Oxy’s bonds – those that even traded – collapsed today. For example, this $750 million 30-year senior unsecured bond, with a coupon interest of 4.1%, closed on Friday at 92.5 cents on the dollar. Like many bonds, they don’t trade much, but are stuck in bond funds or held by institutional investors, and it’s hard to sell them because there are not many buyers.
The shale boom is over, but not the financial fallout. From Wolf Richter at wolfstreet.com:
Texas at the epicenter. We’re witnessing the destruction of money that loosey-goosey monetary policies encouraged.
Following the sharp re-drop in oil and natural gas prices in late 2018, bankruptcy filings in the US by already weakened exploration and production companies , oilfield services companies, and “midstream” companies (they gather, transport, process, or store oil and natural gas) jumped by 51% in 2019, to 65 filings, according to data compiled by law firm Haynes and Boone. This brought the total of the Great American Shale Oil & Gas Bust since 2015 in these three sectors to 402 bankruptcy filings.
The debt involved in these bankruptcies in 2019 doubled from 2018 to $35 billion. This pushed the total debt listed in these bankruptcy filings since 2015 to $207 billion. The chart below shows the cumulative total debt involved in these bankruptcies since 2015.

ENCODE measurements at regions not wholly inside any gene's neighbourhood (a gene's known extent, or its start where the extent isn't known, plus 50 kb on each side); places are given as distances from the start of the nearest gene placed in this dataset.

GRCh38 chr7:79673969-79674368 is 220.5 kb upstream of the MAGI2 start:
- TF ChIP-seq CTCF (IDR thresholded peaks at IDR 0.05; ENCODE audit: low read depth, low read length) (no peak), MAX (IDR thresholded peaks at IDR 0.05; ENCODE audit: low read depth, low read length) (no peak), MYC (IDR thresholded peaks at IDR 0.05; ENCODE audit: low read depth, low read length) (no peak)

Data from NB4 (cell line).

The Great American Shale Boom is turning into the great American shale bust. From Anes Alic at oilprice.com:
After a decade of unprecedented growth and seemingly endless investments, the writing is now on the wall: the Great American Shale Boom is slowing down and this could have some grave consequences both the industry and the financial markets.
A total of 32 oil and gas drillers have filed for bankruptcy through the third quarter, with the total number of bankruptcy filings since 2015 now clocking in at more than 200.
Yet, the most important underlying theme precipitating the collapse is a growing financial squeeze as banks and investors pull in the reins and demand that shale drillers prioritize profitability over production growth.
The shale industry has been built on mountains of debt and the day of reckoning is finally here.
In 2008 US production of crude oil and petroleum products was 6.8 million barrels a day. This September, it was 17.5 million barrels a day. From Wolf Richter at wolfstreet.com:
The US Becomes Net Exporter of Crude Oil & Petroleum Products for First Time.
US exports of crude oil and petroleum products – this includes gasoline, diesel, jet fuel, naphtha, and many others – exceeded imports in September by 89,000 barrels a day, the EIA reported today, and so the US became a “net exporter” of crude oil and petroleum products for the first time on a monthly basis in the EIA’s data going back to 1973:
The US has exported petroleum products – gasoline, diesel, heating oil, naphtha, propane, etc. – for a long time. This is the business some refineries are in. They buy crude oil from wherever they can get it, including other countries, and sell refined product to customers in the US and other countries.
The shale patch will not be making much of a contribution to economic expansion over the course of the next few years. From Nick Cunningham at oilprice.com:
A few high-profile shale executives say the glory days of shale drilling are over.